Available on: Firecracker LP

Mikhaylo Vityk might reasonably be considered among the most prolific producers in contemporary house music. Since 2010 he has released dozens of singles and EPs as Vakula and under a string of other aliases, for labels including Dekmantel, Firecracker, Shevchenko and his own Leleka imprint. Vityk hails from The Ukraine, and a certain nationalist pride is shot through his music: from his chief pseudonym (taken from a character in a Gogol novel, who Vityk describes as a “national hero of Ukraine”), through to his track titles, which contain repeated references to Ukrainian/Russian suprematist artist Kasimir Malevich, and to his hometown, from which this album takes its name.

Stylistically, however, the producer tends to look further afield. His early releases, in particular, explored a Detroit house template – the sort of soulful, multi-layered sample collage approach that Moodymann has made his own. But Vityk’s take on the form has always been particularly trippy, a surreal trip through warped terrain, danceable and discombobulating in equal measure. And while he has broadened his palette in recent years, these same basic characteristics  – oblique structures, dense arrangements, buried melodies – remain. Vityk has two albums to his name already, both released last year under different aliases. The eponymous Vedomir favoured cosmic-leaning house, while 13th District (as V) reflected Vityk’s increasing use of live instruments in place of samples, flirting with a low-slung, jazz-fusion-inflected sound that was only tangentially connected to the dancefloor.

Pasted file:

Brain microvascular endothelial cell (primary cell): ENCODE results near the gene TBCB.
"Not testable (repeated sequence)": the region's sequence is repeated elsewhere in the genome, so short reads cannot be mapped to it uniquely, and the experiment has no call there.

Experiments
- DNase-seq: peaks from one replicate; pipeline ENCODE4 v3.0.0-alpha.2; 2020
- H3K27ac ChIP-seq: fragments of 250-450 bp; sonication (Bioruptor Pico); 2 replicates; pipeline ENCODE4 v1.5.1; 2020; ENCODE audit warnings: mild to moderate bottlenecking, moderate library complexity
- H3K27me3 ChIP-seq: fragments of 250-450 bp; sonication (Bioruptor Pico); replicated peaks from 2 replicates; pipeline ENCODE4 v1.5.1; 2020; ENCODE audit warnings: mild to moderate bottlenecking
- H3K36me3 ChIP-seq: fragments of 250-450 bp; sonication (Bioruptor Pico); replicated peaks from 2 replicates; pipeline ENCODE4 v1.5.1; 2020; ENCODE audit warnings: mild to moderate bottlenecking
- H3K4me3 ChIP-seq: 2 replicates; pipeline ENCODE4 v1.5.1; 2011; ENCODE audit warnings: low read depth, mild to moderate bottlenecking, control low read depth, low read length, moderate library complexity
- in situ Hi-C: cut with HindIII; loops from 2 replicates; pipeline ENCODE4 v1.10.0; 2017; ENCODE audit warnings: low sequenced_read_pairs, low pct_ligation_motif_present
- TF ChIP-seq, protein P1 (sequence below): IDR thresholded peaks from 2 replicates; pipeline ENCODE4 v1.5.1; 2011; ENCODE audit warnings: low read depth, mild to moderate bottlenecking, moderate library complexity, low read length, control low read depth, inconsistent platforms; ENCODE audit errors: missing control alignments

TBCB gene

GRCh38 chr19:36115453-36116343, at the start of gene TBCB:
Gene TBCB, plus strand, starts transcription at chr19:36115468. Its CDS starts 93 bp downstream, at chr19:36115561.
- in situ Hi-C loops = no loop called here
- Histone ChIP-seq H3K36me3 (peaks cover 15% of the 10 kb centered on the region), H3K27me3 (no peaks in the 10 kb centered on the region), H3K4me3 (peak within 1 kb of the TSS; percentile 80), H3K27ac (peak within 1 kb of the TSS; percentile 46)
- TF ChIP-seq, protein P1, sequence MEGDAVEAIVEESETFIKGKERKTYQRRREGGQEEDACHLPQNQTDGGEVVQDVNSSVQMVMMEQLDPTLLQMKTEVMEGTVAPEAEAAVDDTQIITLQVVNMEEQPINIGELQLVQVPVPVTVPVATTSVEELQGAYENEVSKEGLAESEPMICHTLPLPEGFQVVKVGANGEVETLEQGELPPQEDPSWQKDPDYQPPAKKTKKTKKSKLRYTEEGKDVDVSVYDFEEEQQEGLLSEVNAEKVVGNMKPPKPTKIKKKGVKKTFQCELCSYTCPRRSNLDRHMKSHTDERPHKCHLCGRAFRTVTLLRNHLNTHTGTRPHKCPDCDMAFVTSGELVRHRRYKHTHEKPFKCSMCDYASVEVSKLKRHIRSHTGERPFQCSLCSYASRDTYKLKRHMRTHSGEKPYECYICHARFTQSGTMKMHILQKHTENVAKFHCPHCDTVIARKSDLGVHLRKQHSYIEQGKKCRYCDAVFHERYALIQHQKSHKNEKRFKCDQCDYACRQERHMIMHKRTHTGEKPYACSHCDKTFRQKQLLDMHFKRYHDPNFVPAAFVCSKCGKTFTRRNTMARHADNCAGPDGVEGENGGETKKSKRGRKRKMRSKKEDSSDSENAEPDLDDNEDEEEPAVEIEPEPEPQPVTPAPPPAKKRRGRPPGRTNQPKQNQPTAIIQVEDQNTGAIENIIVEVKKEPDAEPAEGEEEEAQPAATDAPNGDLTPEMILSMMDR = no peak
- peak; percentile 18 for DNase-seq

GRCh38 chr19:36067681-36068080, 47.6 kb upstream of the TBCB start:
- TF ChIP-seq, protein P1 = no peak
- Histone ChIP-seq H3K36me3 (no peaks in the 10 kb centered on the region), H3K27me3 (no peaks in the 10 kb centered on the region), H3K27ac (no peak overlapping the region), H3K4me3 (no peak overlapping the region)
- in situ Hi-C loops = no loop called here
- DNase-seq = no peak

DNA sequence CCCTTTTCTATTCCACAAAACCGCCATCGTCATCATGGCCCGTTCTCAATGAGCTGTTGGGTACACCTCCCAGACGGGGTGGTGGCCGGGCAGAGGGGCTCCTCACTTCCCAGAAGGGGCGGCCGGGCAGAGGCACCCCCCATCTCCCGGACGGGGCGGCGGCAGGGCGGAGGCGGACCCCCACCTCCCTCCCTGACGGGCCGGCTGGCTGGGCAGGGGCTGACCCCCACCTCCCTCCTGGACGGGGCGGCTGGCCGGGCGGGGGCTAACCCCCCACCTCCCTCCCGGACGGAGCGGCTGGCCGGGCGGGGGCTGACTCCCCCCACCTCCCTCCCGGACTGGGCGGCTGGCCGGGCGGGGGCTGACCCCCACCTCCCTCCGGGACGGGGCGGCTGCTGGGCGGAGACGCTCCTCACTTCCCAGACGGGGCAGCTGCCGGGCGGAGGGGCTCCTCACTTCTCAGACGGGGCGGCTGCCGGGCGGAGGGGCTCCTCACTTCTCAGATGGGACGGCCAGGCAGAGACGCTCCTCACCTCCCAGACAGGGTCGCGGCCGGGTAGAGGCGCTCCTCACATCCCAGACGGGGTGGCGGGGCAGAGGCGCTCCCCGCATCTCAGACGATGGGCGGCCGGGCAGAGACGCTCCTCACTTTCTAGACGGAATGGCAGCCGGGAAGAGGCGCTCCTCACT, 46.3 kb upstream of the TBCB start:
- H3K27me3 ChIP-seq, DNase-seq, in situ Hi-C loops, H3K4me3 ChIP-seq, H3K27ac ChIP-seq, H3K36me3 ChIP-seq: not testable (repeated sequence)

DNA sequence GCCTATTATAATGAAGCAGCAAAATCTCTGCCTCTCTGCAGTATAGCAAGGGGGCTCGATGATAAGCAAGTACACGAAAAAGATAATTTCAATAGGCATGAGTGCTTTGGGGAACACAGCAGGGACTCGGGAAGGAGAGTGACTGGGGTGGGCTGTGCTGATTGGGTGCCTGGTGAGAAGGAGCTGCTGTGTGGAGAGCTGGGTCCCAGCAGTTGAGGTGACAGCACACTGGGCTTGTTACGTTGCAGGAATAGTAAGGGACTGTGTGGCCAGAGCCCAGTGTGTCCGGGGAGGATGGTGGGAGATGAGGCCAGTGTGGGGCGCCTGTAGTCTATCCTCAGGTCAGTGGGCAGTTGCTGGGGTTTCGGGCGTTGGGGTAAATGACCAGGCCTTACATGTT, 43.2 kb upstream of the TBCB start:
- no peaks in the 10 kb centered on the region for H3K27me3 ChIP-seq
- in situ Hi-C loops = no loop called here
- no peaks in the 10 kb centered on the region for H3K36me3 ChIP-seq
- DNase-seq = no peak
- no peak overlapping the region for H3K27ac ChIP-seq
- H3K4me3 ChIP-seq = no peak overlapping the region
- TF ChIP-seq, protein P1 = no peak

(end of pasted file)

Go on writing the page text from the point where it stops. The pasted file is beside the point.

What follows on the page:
This album, a collection of tracks made between 2009 and 2012, roams the territory between those two poles, and much else besides. Disparate styles and intensities bump up against one other, from the breathless synth abstraction of ‘Hope Soon To Be There’ to the doodle-heavy fusion of ‘Jazz Mutants’. ‘Exp Techno’, with its clear-eyed chords, could almost be a Vedomir offcut; in ‘For Juju & Jordash’ – part new age synth etude, part broken-beat romp – Vityk seems to be testing new ground. The variety here can make for a rather fragmentary listen, an impression not helped by the inclusion of several brief ambient interludes (though these are often excellently vivid in their own right – cf. the nightmarish ‘No T-Shirts’).

Fortunately, Vityk is ready with a familiar binding agent: namely house music, often of the understated, cliche-free sort. The dank ‘In My Head’ coyly reveals its sensual side as it progresses, before veering back into the discordant bleep-scapes of its opening – a deferral of pleasure that is typically Vakula. Its successor ‘Was’ is equally good, its chords piercing the mix like blinding rays of sunlight. And the title track is Vityk at his dubbiest, replete with hints of field recording and puckish smears of delay.

Like much of Vityk’s output, You’ve Never Been To Konotop, in its length and variety, feels diaristic in construction. As with any diary it has its self-indulgent moments, and several times Vityk lets a good idea run on too long – the worst offender being ‘Sleepy Vision’, a V-like slow-burner that’s gorgeously verdant at the opening, but descends into aimlessness over its nine minute duration. Such moments can make this record an intimidating listen; certainly, his two previous full-lengths are more focussed, more digestible. But as a map of the broad stylistic terrain to which Vityk has staked a claim, You’ve Never Been To Konotop is always intriguing, and often excellent, too.

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